A Broadway hit musical, renowned actors of a certain age, and a team of fan favorite film pals are among the standouts hitting the silver screen this fall

BY LAURA D.C. KOLNOSKI

THE FRENCH DISPATCH OCTOBER 22 (RATED R)
Wes Anderson brings his quirky perspective and o beat storytelling to this latest venture, combining comedy, drama, and romance, called a “love letter” to journalism. Three stories are told through the French Dispatch Magazine, an outpost of an American newspaper in a fictional French city headed by Arthur Howitzer Jr. (Bill Murray). Anderson likes to enlist the same actors for his eclectic projects, especially Murray, who said he accepts without first reading the scripts.

THE LAST DUEL OCTOBER 15 (UNRATED)
Buddies Ben A fleck and Matt Damon team up again in a medieval drama directed and produced by Ridley Scott, also starring Adam Driver and Jodie Comer. The timely subject matter who is telling the truth about a rape? Norman knight Jean de Carrouges (Damon) returns from Scotland to find his wife accusing his best friend, Jacques LeGris (Driver), of assaulting her. He appeals to the teenage King Charles VI (Alex Lawther), who orders the two men to duel. A fleck took the supporting role of Count Pierre d’Alencon.

THE EYES OF TAMMY FAYE SEPTEMBER 17 (PG-13)
Ubiquitous in the 1970s and 80s, heavily made-up singing televangelist Tammy Faye Bakker and her preacher hubby Jim headed what once was the world’s largest religious broadcasting network and theme park. Their eventual fall from grace involved financial misconduct and scandals. In this biopic, Jessica Chastain plasters on the pancake to embody Faye, fellow Oscar nominee Andrew Garfield is Jim, and Vincent D’Onofrio plays fellow preacher Jerry Falwell.

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CRY MACHO SEPTEMBER 17 (PG-13)
Debuting in theaters and on HBO Max, this is the 39th fi lm directed by 91-year-old Oscar winner Clint Eastwood over a prodigious 50-year career. Based on a book of the same name and set in 1978, the fi lm sees Eastwood’s Miko, a former rodeo star, embark on a perilous mission to bring a young boy to Texas from Mexico. During the journey, the two bond as Miko reflects on the wisdom that comes with age and tries to impart upon his young charge what it really means to be a man. The title carries dual meaning as the boy’s pet, a fighting rooster, is named Macho. Country crooner Dwight Yoakum co-stars.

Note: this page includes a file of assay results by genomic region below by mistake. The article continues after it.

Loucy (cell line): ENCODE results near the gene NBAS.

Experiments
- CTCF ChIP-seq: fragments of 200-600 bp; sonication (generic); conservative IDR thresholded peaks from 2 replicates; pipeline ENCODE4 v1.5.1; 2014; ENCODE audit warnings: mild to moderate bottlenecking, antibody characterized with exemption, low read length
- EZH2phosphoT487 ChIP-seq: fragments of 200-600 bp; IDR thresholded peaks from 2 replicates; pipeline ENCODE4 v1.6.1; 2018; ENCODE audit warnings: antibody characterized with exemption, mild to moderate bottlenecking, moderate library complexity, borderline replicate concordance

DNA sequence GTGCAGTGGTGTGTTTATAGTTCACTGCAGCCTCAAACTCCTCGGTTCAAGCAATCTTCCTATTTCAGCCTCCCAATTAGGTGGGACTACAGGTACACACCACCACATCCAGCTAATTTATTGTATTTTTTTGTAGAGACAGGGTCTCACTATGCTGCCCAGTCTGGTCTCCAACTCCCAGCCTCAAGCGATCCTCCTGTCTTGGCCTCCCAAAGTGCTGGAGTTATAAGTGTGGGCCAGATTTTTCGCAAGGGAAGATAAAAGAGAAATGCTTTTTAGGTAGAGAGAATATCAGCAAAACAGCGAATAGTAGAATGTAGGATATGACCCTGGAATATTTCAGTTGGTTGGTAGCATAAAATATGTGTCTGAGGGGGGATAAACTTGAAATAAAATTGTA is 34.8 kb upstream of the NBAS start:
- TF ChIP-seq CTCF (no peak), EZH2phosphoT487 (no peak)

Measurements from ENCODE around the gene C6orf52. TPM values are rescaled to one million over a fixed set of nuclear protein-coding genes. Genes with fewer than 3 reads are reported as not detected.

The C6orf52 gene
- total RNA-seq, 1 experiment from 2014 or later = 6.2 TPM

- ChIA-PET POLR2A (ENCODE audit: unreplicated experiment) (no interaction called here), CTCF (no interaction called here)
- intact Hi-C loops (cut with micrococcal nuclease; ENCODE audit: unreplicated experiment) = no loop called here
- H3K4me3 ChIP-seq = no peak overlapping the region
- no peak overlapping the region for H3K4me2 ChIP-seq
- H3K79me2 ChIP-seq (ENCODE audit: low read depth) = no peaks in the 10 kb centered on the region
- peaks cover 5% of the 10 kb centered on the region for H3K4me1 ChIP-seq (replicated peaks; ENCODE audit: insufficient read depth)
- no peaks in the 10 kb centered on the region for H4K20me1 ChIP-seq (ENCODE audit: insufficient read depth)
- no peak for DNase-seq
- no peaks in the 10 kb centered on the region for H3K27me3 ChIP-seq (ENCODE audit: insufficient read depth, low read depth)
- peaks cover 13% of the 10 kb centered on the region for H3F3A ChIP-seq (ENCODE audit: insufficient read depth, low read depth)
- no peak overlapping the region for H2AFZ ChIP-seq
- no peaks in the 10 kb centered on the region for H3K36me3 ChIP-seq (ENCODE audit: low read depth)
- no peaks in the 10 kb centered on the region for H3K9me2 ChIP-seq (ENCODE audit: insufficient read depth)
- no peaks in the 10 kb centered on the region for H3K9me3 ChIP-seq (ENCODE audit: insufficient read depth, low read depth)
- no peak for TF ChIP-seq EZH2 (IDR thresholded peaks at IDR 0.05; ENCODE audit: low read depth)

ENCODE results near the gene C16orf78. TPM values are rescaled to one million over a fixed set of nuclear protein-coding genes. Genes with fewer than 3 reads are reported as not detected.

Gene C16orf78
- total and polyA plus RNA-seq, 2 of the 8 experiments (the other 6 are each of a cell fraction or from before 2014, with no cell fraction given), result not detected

DEAR EVAN HANSEN SEPTEMBER 24 (UNRATED)
Tony Award winner Ben Platt reprises his role in the multi award-winning Broadway smash musical as a troubled high schooler who becomes involved with the family of a classmate who commits suicide. The all-star cast includes Julianne Moore as Evan’s mom, Amy Adams as the mother of the late classmate, and Amandla Stenberg (Rue in The Hunger Games). Colton Ryan, who was also part of the original Broadway cast beginning as an understudy, portrays the suicidal Connor Murphy. According to IMDb.com, items from the Broadway run, including an arm cast, copy of the “Dear Evan Hansen” letter, and a piece of sheet music, were donated to the Smithsonian Institution.

DUNE OCTOBER 22 (PG-13)
Delayed by the pandemic, this surefire blockbuster adaptation of Frank Herbert’s beloved 1965 science fiction novel follows the mythical son of a noble family entrusted with saving a galaxy, debuting in theaters and on HBO Max. Timothée Chalamet is young would-be hero Paul Atreides. His father Duke Leto Atreides is portrayed by Oscar Isaac. The cast includes Jason Momoa, Dave Bautista, Josh Brolin, Zendaya, Javier Bardem, and Charlotte Rampling. With a score by Hans Zimmer and direction by Denis Villeneuve, the epic features sweeping vistas and massive, highly detailed sandworms that took a year to design. Villeneuve, who also produced, termed it, “Star Wars for adults.” The first film adaptation of Dune by David Lynch in 1984, featuring Sir Patrick Stewart and Sting, and starring Kyle MacLachlan as Paul, garnered tepid reviews.

THE DUKE SEPTEMBER 17 (RATED R)
Helen Mirren is almost unrecognizable as a 1961 housewife whose crusading hubby, Jim Broadbent (Harry Potter’s Professor Slughorn), steals Goya’s portrait of the Duke of Wellington from London’s National Gallery. His ransom demand? More funding and free television for the elderly. Based on a true story, the comedy chronicles the theft, arrest, and subsequent court case in an uplifting comedy/drama. The story is legend in the U.K, but this fi lm represents the first time new details have emerged. Indiewire called it, “A very British heist movie, a true crime caper with no guns, no car chases.” Directed by Roger Mitchell, whose previous credits include 1999’s Notting Hill.